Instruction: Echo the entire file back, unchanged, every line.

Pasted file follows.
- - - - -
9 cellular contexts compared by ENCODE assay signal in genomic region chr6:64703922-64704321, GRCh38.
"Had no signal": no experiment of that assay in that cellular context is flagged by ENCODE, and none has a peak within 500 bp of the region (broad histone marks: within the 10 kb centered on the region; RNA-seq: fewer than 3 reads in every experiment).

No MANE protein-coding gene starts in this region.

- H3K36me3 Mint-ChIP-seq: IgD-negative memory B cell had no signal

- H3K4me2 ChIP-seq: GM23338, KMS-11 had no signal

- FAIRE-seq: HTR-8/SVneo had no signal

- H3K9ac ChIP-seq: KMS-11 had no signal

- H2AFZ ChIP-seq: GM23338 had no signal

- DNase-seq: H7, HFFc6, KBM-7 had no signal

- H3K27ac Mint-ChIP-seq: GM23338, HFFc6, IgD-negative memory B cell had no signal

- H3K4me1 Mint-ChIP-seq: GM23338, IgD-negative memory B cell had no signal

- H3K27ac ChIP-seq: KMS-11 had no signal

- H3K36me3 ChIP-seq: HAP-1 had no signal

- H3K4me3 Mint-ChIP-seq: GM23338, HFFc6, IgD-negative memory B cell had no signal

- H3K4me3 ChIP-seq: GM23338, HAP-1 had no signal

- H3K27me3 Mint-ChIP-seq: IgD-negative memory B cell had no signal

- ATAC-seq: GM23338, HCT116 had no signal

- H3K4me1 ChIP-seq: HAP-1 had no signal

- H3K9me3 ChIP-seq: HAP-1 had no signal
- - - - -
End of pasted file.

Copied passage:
9 cellular contexts compared by ENCODE assay signal in genomic region chr6:64703922-64704321, GRCh38.
"Had no signal": no experiment of that assay in that cellular context is flagged by ENCODE, and none has a peak within 500 bp of the region (broad histone marks: within the 10 kb centered on the region; RNA-seq: fewer than 3 reads in every experiment).

No MANE protein-coding gene starts in this region.

- H3K36me3 Mint-ChIP-seq: IgD-negative memory B cell had no signal

- H3K4me2 ChIP-seq: GM23338, KMS-11 had no signal

- FAIRE-seq: HTR-8/SVneo had no signal

- H3K9ac ChIP-seq: KMS-11 had no signal

- H2AFZ ChIP-seq: GM23338 had no signal

- DNase-seq: H7, HFFc6, KBM-7 had no signal

- H3K27ac Mint-ChIP-seq: GM23338, HFFc6, IgD-negative memory B cell had no signal

- H3K4me1 Mint-ChIP-seq: GM23338, IgD-negative memory B cell had no signal

- H3K27ac ChIP-seq: KMS-11 had no signal

- H3K36me3 ChIP-seq: HAP-1 had no signal

- H3K4me3 Mint-ChIP-seq: GM23338, HFFc6, IgD-negative memory B cell had no signal

- H3K4me3 ChIP-seq: GM23338, HAP-1 had no signal

- H3K27me3 Mint-ChIP-seq: IgD-negative memory B cell had no signal

- ATAC-seq: GM23338, HCT116 had no signal

- H3K4me1 ChIP-seq: HAP-1 had no signal

- H3K9me3 ChIP-seq: HAP-1 had no signal